Volume 13 Supplement 1

Abstracts of the 2011 SCMR/Euro CMR Joint Scientific Sessions

Open Access

A fully-automated statistical method for characterization of flow artifact presence in cardiac MRI

  • Sotirios A Tsaftaris1,
  • Xiangzhi Zhou2 and
  • Rohan Dharmakumar2
Journal of Cardiovascular Magnetic Resonance201113(Suppl 1):P45


Published: 2 February 2011


Flow artifacts in MR images can appear as ghosts within and outside the body cavity. Current approaches for optimizing sequences for suppressing such artifacts rely on expert scoring or on semi-automated methods for evaluation.


To test a fully-automated statistical image-processing method that can quantify the presence of flow artifacts. The method was evaluated against expert scoring in the setting of cine blood-oxygen-level-dependent (BOLD) MRI with different SSFP imaging strategies.


Imaging studies

Six healthy dogs were studied in a Siemens 1.5T scanner using three breath-held 2D SSFP cine sequences (Table 1) in the basal position where flow artifacts are most pronounced. Shared scan parameters: spatial_resolution=1.2x1.2x5mm3, flip_angle=70°, temporal_resolution=10-12ms, no parallel imaging.
Table 1

2D cine SSFP Imaging sequences and parameters used. Shared parameters in text.


BOLD sensitivity

Flow artifacts



Flow compensation



















Image processing

Each cine stack I(t) (t denotes trigger time) was loaded in Matlab and the per-pixel mean (IA) and variance (IV) were found across t. Initialized with a rectangle the size of IA, a contour was evolved, using a level-set approach, until it converged to the body-air interface, providing a binary mask M (M=1 for air). Image IR=IV/(IA)2 (pixel-wise division) was calculated and all values of IR in air (M=1) were collected to estimate the excess kurtosis (γ) of their distribution H. The metric QK=γ was used to quantify the presence of flow artifacts.

Data analysis

Three expert reviewers, blinded to sequence type, scored 16 studies for the presence of ghosts [1(least) to 5(most)]. ANOVA was used to test for differences in scores/metric among sequences. QK was correlated with the reviewers’ median choice (QH) to assess agreement.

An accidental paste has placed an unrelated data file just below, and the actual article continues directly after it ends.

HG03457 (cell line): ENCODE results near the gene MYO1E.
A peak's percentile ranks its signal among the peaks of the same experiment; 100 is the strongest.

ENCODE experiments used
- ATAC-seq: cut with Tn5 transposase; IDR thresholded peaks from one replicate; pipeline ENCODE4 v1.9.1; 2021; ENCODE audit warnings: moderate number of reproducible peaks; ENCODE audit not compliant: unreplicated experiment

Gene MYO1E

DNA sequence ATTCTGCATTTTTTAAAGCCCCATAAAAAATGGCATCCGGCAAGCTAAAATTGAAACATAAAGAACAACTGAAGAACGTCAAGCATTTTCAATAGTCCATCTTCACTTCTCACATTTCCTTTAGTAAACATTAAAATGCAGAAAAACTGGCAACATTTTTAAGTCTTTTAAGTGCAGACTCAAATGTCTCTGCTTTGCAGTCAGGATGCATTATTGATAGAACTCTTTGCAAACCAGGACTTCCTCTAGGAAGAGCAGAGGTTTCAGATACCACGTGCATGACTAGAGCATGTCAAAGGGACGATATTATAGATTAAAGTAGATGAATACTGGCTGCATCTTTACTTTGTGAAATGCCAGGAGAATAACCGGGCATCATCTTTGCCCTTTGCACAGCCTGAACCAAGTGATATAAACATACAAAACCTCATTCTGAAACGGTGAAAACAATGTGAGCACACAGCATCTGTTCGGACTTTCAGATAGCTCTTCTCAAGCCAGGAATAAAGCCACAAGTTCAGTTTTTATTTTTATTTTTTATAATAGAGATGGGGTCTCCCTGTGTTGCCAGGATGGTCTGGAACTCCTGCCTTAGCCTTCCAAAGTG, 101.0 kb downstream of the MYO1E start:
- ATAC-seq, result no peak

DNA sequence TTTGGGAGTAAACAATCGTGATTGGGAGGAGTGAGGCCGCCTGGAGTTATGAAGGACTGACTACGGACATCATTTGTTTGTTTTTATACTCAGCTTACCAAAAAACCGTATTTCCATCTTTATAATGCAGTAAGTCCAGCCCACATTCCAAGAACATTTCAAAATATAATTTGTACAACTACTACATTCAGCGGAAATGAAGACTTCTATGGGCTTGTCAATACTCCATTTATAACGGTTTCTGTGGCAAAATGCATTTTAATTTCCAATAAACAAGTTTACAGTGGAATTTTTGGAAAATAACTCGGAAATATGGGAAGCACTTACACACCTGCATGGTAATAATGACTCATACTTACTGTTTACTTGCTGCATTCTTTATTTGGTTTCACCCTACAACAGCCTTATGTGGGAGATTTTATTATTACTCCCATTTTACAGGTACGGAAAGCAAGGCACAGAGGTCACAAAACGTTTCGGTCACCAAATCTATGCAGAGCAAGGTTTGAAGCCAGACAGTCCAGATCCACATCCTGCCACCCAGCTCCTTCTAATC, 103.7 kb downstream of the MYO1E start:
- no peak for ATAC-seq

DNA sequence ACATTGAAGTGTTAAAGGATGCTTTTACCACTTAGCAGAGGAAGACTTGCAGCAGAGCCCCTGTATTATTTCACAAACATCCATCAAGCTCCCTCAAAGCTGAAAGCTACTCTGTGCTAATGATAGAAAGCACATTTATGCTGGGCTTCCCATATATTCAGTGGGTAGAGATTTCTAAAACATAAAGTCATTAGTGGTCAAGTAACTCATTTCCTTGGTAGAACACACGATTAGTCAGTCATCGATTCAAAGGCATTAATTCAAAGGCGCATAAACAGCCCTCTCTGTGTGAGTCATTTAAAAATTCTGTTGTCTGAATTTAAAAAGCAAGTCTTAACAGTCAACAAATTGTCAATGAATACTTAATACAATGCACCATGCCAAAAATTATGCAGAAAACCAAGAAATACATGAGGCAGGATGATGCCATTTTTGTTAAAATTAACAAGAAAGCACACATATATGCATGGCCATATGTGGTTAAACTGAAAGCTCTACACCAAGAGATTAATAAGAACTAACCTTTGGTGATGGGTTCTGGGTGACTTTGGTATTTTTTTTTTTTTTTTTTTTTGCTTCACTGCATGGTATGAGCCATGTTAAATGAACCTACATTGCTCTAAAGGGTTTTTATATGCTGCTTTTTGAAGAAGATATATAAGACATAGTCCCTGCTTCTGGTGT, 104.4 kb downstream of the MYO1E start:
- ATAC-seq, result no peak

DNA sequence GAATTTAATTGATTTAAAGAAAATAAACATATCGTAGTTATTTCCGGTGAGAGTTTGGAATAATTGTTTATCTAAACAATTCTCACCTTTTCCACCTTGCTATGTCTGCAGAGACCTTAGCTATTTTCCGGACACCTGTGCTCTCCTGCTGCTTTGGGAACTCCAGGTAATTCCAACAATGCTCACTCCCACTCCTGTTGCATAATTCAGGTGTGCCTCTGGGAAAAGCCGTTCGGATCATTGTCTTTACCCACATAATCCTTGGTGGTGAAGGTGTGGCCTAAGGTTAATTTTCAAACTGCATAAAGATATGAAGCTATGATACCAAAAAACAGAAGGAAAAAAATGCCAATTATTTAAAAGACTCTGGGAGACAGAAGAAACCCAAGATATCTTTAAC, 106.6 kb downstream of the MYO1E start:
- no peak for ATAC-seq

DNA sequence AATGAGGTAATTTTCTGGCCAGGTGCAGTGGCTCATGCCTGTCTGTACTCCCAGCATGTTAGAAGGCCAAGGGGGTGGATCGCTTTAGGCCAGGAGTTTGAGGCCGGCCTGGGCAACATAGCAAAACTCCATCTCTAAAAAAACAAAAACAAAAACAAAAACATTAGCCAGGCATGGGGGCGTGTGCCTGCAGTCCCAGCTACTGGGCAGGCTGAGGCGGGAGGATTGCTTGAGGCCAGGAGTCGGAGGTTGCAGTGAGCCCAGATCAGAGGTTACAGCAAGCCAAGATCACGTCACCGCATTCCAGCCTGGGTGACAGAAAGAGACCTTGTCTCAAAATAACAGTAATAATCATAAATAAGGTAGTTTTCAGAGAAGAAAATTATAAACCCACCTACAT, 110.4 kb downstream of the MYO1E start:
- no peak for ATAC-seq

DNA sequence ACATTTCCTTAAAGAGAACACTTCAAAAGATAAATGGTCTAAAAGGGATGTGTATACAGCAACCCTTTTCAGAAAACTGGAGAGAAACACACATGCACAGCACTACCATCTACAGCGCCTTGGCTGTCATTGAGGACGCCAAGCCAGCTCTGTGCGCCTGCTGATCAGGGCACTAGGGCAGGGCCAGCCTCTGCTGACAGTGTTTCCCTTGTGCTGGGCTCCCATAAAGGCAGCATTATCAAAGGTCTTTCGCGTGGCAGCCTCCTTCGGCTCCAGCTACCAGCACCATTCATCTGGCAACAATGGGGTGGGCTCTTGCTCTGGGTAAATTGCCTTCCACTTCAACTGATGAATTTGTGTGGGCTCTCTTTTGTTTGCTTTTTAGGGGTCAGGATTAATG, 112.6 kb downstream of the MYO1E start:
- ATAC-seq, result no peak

Fig. 1 shows a representative case from a study acquired with sequence B. Fig. 2 shows bar plots of QK values and scores (QH) for each imaging sequence. Correlation coefficient between QK and QH was 0.7 (R2=0.49;P<0.01).
Figure 1

Images from a canine study acquired with sequence B, showing the presence of artifacts and steps of the proposed method. Left: a systolic image (22nd frame in 55 total frames) of the study, showing optimal BOLD sensitivity and significant flow artifacts. Middle: The IR image as defined in the methods indicating that artifact information is retained (only pixels in air are shown as found by the level-set segmentation): the arrows point to artifacts. Right: The distribution (H) of the IR values in air: bracket indicates IR values from ghost artifact regions (see arrows in middle image) that act as outliers. Due to the presence of these outliers the excess kurtosis for this stack was y=QK=21.

Figure 2

Bar plots (mean ± standard error) for QK (derived using the kurtosis-based method) and QH (the experts median choice per study) grouped by sequence type. Intervals on top indicate statistical significance of individual comparisons (P<0.05). Kruskal-Wallis ANOVA with Tukey-Post-Hoc analysis of QK and expert scores identified a difference in the presence of ghost artifacts in images acquired with sequences A and B or B and C.


Statistical comparisons of QK scores identified a difference in the presence of ghost artifacts among the three sequences in full agreement with expert findings. This indicates that this kurtosis-based method can assess the variability of artifact presence in a stack without the need to process each image separately. In contrast to other methods, the proposed approach uses high order statistics (kurtosis) of background pixels to estimate ghost presence and is robust against (coil) bias due to the division with per-pixel mean image IA. Although further studies are needed, the proposed approach may be useful in readily assessing image quality in a clinical/research setting in an unbiased and fully-automated manner.

Authors’ Affiliations

Northwestern University
Northwestern University


© Tsaftaris et al; licensee BioMed Central Ltd. 2011

This article is published under license to BioMed Central Ltd. This is an open access article distributed under the terms of the Creative Commons Attribution License (<url>http://creativecommons.org/licenses/by/2.0</url>), which permits unrestricted use, distribution, and reproduction in any medium, provided the original work is properly cited.